BOOKING OFFERS: ELI KESZLER, ROBERT PIOTROWICZ, FATHER MURPHY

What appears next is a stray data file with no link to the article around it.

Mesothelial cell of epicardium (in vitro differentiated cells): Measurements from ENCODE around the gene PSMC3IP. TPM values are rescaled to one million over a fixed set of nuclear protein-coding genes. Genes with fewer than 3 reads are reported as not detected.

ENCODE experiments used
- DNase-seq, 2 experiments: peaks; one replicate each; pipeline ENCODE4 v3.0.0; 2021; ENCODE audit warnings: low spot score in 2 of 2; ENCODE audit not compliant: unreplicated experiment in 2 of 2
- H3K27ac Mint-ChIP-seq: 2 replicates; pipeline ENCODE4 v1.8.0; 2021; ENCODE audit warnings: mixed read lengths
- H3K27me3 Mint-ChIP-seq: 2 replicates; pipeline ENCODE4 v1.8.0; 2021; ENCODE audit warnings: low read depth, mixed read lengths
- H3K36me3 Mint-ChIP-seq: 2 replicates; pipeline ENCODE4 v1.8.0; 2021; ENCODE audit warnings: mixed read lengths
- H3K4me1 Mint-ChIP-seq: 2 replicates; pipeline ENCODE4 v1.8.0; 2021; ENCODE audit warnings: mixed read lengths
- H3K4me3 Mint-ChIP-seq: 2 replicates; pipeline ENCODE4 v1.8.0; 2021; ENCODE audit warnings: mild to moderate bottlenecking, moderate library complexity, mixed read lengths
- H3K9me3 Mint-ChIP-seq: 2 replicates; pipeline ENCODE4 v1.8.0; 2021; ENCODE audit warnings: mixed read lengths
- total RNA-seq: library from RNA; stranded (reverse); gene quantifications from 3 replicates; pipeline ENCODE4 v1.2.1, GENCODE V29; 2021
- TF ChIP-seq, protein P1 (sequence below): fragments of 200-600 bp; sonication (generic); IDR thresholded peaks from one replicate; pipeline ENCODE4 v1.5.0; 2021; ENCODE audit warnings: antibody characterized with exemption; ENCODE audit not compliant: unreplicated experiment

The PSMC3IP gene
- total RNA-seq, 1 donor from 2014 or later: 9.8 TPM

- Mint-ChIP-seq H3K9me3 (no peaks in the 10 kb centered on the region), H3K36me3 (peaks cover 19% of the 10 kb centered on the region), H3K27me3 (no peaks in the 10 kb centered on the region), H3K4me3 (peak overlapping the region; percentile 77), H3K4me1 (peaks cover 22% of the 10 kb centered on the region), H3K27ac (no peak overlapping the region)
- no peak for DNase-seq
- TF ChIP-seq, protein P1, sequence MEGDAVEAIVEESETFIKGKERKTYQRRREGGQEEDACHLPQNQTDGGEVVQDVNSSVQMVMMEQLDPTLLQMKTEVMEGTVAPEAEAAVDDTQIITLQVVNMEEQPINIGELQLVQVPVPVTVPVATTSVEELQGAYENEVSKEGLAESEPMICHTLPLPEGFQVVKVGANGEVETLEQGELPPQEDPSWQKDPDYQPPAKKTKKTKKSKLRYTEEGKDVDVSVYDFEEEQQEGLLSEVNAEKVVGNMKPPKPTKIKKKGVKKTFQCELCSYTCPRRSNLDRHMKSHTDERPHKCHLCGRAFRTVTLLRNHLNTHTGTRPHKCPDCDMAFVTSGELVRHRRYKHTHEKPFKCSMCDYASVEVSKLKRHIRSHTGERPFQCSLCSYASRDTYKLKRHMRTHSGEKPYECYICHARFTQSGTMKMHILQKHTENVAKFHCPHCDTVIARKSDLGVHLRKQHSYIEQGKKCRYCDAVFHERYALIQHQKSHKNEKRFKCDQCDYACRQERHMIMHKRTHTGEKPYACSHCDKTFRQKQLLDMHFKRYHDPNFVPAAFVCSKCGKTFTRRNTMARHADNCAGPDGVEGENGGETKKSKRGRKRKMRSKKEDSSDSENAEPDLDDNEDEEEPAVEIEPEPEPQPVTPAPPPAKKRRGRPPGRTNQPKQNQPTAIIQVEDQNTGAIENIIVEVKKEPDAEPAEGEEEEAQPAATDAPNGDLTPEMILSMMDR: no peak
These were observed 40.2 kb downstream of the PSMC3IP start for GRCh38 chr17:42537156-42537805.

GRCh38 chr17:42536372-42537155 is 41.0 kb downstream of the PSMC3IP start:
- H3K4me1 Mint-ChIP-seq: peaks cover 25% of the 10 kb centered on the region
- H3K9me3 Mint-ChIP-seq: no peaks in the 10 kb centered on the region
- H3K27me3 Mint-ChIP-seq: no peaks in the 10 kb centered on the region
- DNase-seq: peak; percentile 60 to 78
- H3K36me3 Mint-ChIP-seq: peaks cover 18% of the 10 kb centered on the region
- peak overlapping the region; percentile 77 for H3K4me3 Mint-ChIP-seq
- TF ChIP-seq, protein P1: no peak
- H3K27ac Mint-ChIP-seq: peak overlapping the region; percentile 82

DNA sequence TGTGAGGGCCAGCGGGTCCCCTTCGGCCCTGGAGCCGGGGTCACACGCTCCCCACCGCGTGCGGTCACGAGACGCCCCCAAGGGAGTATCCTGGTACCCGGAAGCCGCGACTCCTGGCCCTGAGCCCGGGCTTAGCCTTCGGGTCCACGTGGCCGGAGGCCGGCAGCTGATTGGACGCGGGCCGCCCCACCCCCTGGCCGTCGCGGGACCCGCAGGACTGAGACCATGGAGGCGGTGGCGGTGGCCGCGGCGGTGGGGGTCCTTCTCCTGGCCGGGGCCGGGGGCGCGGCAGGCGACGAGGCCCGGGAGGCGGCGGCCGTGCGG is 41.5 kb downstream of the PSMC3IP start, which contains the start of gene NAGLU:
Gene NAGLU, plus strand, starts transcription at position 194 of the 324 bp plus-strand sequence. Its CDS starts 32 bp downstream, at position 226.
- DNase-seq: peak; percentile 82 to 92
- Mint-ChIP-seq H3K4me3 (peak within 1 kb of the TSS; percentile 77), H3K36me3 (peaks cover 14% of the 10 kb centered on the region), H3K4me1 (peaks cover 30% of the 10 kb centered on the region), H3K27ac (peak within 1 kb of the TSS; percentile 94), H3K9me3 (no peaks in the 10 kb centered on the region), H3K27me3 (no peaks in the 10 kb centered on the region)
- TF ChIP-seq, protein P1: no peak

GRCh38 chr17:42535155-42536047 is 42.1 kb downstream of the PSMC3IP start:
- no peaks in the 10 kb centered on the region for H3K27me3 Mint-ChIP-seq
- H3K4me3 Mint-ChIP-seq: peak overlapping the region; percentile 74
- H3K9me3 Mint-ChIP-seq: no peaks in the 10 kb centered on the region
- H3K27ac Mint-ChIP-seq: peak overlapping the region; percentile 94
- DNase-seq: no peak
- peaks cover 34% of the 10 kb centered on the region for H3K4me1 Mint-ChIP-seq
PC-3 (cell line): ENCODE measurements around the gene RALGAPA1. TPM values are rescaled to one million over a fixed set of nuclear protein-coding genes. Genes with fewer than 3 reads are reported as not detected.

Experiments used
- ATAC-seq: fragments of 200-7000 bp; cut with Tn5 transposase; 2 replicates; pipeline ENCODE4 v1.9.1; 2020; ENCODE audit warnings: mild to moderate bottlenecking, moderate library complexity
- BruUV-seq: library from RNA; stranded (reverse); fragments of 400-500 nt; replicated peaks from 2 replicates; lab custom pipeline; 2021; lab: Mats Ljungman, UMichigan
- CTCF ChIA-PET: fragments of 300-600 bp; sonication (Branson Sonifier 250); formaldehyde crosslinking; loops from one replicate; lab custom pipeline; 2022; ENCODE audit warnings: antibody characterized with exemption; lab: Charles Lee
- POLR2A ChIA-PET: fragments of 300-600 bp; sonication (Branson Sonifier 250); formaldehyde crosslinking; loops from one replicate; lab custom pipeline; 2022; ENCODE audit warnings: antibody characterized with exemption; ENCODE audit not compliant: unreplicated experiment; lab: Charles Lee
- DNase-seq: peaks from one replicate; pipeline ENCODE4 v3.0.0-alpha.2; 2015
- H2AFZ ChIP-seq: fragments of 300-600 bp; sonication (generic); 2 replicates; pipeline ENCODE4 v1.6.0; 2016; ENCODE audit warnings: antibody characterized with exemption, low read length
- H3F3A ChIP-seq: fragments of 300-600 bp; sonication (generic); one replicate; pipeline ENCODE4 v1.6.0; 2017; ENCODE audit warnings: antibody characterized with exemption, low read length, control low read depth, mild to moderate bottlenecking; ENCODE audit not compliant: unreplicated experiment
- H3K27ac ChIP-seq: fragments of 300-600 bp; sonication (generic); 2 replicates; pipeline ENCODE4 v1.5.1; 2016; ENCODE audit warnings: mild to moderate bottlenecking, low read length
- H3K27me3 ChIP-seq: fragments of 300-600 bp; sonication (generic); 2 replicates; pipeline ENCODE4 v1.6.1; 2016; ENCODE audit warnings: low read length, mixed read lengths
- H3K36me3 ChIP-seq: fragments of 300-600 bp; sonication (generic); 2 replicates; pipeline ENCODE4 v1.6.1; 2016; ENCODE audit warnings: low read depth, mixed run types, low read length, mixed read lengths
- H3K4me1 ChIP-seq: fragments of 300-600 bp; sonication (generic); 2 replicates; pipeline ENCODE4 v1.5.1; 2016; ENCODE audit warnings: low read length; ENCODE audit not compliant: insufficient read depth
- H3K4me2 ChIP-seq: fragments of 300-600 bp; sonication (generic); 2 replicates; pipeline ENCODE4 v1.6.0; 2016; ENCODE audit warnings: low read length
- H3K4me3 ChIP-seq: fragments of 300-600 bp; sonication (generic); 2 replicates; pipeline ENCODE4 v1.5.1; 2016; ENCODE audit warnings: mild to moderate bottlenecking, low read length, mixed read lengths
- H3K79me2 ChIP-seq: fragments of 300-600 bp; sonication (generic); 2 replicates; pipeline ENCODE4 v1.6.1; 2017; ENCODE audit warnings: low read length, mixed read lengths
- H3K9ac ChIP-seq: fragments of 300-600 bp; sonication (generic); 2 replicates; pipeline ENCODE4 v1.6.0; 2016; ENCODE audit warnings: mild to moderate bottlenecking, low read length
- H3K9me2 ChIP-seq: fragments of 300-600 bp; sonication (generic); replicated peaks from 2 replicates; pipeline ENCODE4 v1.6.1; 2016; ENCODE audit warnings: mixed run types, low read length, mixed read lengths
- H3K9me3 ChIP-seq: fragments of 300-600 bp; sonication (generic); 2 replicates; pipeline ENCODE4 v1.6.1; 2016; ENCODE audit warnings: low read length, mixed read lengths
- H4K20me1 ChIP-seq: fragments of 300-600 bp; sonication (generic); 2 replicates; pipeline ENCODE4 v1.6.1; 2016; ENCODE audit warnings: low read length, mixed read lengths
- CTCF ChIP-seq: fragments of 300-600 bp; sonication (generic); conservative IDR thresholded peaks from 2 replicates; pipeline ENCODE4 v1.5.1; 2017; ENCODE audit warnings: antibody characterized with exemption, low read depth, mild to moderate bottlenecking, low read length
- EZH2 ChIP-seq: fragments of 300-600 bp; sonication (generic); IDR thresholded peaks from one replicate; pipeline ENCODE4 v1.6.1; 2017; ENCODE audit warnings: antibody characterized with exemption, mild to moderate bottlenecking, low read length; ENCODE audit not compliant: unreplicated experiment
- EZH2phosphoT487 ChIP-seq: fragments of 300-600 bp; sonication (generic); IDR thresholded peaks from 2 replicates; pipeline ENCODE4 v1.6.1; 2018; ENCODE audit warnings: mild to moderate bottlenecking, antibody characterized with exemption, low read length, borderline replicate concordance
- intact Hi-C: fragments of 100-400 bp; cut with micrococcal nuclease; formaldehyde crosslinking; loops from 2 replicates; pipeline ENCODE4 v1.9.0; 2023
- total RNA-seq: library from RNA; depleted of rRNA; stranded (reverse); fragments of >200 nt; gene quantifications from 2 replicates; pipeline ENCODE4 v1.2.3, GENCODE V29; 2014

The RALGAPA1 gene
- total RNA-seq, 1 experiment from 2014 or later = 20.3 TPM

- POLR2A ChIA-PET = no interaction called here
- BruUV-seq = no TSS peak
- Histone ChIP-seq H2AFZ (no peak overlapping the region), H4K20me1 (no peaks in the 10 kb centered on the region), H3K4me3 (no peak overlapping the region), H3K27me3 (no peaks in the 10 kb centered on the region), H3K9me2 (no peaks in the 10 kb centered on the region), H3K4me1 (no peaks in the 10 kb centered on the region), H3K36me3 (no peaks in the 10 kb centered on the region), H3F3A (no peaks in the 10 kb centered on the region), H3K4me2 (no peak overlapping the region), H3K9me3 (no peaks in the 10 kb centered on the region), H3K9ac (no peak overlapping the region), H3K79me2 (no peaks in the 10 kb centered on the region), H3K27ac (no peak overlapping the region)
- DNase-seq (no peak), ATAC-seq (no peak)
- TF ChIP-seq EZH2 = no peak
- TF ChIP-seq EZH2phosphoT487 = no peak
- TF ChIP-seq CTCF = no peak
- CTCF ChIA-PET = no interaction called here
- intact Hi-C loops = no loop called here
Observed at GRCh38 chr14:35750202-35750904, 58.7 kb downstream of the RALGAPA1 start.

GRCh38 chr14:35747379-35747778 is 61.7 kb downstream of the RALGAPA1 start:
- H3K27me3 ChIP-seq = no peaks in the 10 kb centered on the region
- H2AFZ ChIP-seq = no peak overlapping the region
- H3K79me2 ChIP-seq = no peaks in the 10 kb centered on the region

Dear all, I am booking some dates for ELI KESZLER, ROBERT PIOTROWICZ , FATHER MURPHY. ELI KESZLER (USA) http://www.youtube.com/watch?v=rH4sCoB0wLA http://vimeo.com/73231868 http://vimeo.com/67454077 Availability: Between 2nd Januray and 28th February 2014 Territory: Europe ROBERT PIOTROWICZ (Poland) http://robertpiotrowicz.bandcamp.com/ http://soundcloud.com/rurokura http://www.youtube.com/watch?v=t8zAOjURqGk http://www.youtube.com/watch?v=V6YgaOaYES0 FATHER MURPHY (Italy) http://www.youtube.com/watch?v=JOpeMwkW6qA Availabilities: 23rd February, 5th/6th/7th March 2014 Territory:These dates are for Belgium. Still some open dates in the tour. Just ask. ELI KESZLER Born in Brookline, Massachusetts, and currently based in New York City, Eli Keszler began playing drums at eight, and composing at twelve. He played in rock and hardcore bands; his work retains an intense physicality and churning, often ferocious energy. Keszler’s installations employ piano wires of varying lengths; these are struck, scraped, and vibrated by microprocessor-controlled motorized arms, giving rise to harmonically complex tones that are percussive yet resonant. These installations are heard on their own and with accompanying ensemble scores, or solo performances with Keszler’s aggressive jarringly rhythmic and propulsive drumming. His most recent project used 16 wires ranging from 100 to 800 feet long, all of which were mounted off the Manhattan Bridge and accompanied by a performance commissioned by NPR in New York City. Said Keszler in a NPR All Songs Considered interview, “I like to work with raw material, simple sounds, primitive or very old sounds; sounds that won’t get dated in any way.” In addition, the patterns formed by the overlapping piano wires allow Keszler to create visual components that relate directly to the music, without having to use projections or other electronic equipment, all of the material tying into itself. His visual work was recently compiled in a collection ‘NEUM’, a large body of drawings, diagrams and screen prints often featuring dense, fine detailed drawing which use a variety of sources, from the surfaces of objects to large scale spaces, and intuitive design similar in intensity, sharing the mass quality of his sound work. He has collaborated with Christian Wolff, Oren Ambarchi, Phill Niblock, Roscoe Mitchell, Tony Conrad, Joe McPhee, Loren Connors, Geoff Mullen, Ashley Paul, Jandek, and many others, and has recorded more than a dozen CDs and LPs for PAN, ESP-DISK and his own REL. His installations and visual work have appeared at the South London Gallery where his NEUM installation is currently showing, Archway Dumbo – Manhattan Bridge, Tectonics Festival (Harpa Hall) Reykjavik, Centraal Museum in Utrecht, AP News in Zurich, Boston Center for the Arts, and at Barbican – St. Lukes, Nuit Blanche NYC and the Shreveport MSPC New Music Festival. ROBERT PIOTROWICZ Robert Piotrowicz’s LP from earlier this year, When Snakeboy is Dying, found the Polish composer stepping out of his comfort zone and working with a variety of traditional instruments with exceptional results. Lincoln Sea, however, sees him going back to his modular synthesizer array that has appeared on so many of his records. But rather than the chaos and noise that previous work was based, the sense of structure and composition here is significantly deeper and manages to touch upon rock and orchestral approaches. Piotrowicz’s return to the world of oscillators and patch cables is obvious the second the first side begins with its sustained, just slightly off kilter tones and electronics that lean more into the upper end of the sonic spectrum. Even though at first the sound seems static, ever so subtle variations are present, as are some understated low frequency undertones. Soon it begins to change and evolve: multilayered sounds build upon each other into a stuttering, disjointed mass. FATHER MURPHY Father Murphy is an Italian trio comprised of Reverend freddie Murphy (vocals, guitar), Chiara Lee (vocals, keyboards, chinese percussions) and Vittorio Demarin (drums, viola, vocals). Born in Treviso, northern Italy, from the ashes of freddie’s several previous musical projects, Father Murphy with just one album and a plethora of ep’s and limited releases became one of the most mysterious and enigmatic musical entities coming out of Italy. If their first album Six Musicians getting unknown was still somewhat rooted in twisted psychedelic pop and sounded vaguely related to Os Mutantes and Italian psych pop masters Jennifer Gentle, the new record is a bold statement and a significant step ahead – out of every familiar musical genre and right into the darkness. Recorded in San Crisostomo in Bombanella church between the end of 2007 and the beginning of 2008, And He told us to turn to the sun maybe was born like a rather weird attempt to a concept album about religion, but surely sounds like a collection of dark, foreboding songs that crawl and twist and hiss like that old biblical serpent. Think of Gnostic masses, kabbalistic chanting, chiming little bells, tinny Gregorian-like drones played on toy-keyboards and the subtle but inescapable influence of 70’s Italian horror rock acts like Jacula and you will have some of the ingredients that make Father Murphy’s music. Add a good deal of lunacy and enough humour to keep the gloom away (just because you cannot take yourself that seriously) and the album is here, in all its strangely beguiling simplicity. Song after song, from the initial semi-pop outburst of “We were colonists” to ascetic, almost medieval atmospheres of Go Sinister, the entire lp feels like a truly different, warped experience. Think of Alan Sparhawk’s Low doing versions of Twilight furniture from This Heat or Milk it from Nirvana. When the final, 10-minutes mastodon “In their graves” creeps in with all the agility of a primordial doom-metal beast slowly sucked in a prehistoric swamp, everything comes full circle: an uneasy, compelling, furiously heretic yet sandblasted in Catholicism little album that could come only out of Italy. Thanks for reading. I hope to hear from you asap. Regards. Alain